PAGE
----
The Nintendo Switch version of the game allows you to use both controllers or touchscreen to play the game, with Bad North looking equally clean and beautiful on the Switch screen as well as on the TV. I do not recall experiencing any significant slowdown during battles, even when swarms of enemies covered the screen at the same time. The game’s sound effects are subtle, and the banging of drums and blowing of horns not only alert you to incoming threats, but give you the feeling that particular attack could be your last.
I’ve heard of bugs which either makes an enemy invulnerable to any attack or makes the game think an enemy is still alive when all have been defeated, making it impossible for the battle to end, and causing an error forcing you to start the game from the beginning if you attempt to feel. I personally did not experience any of those issues but felt that they should be noted here on the off-chance that someone experiences them.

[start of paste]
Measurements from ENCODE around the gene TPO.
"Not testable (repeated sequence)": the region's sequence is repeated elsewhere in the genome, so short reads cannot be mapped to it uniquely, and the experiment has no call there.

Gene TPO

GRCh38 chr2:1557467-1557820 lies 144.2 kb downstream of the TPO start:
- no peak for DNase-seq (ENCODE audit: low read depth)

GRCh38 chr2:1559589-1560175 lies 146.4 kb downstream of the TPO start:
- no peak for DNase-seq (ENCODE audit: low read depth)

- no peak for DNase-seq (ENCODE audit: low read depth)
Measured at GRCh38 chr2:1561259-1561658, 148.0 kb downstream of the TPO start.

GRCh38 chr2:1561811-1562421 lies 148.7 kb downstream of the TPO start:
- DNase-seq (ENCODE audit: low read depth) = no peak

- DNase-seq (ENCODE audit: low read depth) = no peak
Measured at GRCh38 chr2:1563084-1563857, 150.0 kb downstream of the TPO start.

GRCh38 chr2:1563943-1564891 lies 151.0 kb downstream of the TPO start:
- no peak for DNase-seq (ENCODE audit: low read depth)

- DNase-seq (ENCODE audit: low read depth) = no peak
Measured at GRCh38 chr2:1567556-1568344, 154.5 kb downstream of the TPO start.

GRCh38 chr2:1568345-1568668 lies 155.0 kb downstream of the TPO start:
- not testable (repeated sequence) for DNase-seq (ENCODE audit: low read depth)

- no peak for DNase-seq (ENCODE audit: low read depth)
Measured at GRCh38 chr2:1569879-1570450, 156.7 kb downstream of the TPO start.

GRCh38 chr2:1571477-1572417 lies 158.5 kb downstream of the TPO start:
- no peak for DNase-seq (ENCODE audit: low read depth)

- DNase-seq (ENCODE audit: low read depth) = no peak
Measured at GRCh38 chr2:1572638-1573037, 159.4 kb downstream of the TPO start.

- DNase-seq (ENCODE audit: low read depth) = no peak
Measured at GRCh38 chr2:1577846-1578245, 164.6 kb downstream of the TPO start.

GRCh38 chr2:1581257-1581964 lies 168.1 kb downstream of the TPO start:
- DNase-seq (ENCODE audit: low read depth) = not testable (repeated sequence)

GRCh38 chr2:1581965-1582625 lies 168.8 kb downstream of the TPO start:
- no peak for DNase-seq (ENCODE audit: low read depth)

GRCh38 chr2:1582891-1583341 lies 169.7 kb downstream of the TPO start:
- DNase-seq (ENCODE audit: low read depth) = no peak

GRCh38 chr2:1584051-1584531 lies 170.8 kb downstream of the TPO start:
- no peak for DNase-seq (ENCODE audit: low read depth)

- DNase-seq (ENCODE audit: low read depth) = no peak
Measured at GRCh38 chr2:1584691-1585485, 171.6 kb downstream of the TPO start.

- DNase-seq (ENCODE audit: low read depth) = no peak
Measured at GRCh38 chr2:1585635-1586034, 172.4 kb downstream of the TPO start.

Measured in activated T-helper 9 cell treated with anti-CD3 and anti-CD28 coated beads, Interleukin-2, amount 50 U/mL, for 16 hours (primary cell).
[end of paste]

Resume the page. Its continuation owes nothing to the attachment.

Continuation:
The simplicity of Bad North will make comparisons to games like Civilizations Revolution unfair because the titles themselves could not be more different. Whereas in Civilizations Revolution you combat your foes and forge alliances as your troops develop by the passing of times, Bad North is more so a throwback to past arcade games, where you continue to battle swarms of increasing enemies until the very end.
Don’t let its charming nature fool you, because the game is brutal in nature and will punish you severely for your mistakes. Bad North is a very unique entry into the Nintendo Switch library and well worth your time.
THE VERDICT: 9/10
*Review Key Provided by Raw Fury
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Sergio Acevedo is a writer at Force in Unison and Miketendo64. You can also talk with him about Nintendo happenings on Twitter and listen to his Nintendo Podcast at the Force in Unison Gaming channel.Tags: Bad North, Civilization, eShop, featured, Nintendo, Nintendo Switch, Permadeath, Plausible Concept, Raw Fury, review
This post was written by Toys and More Club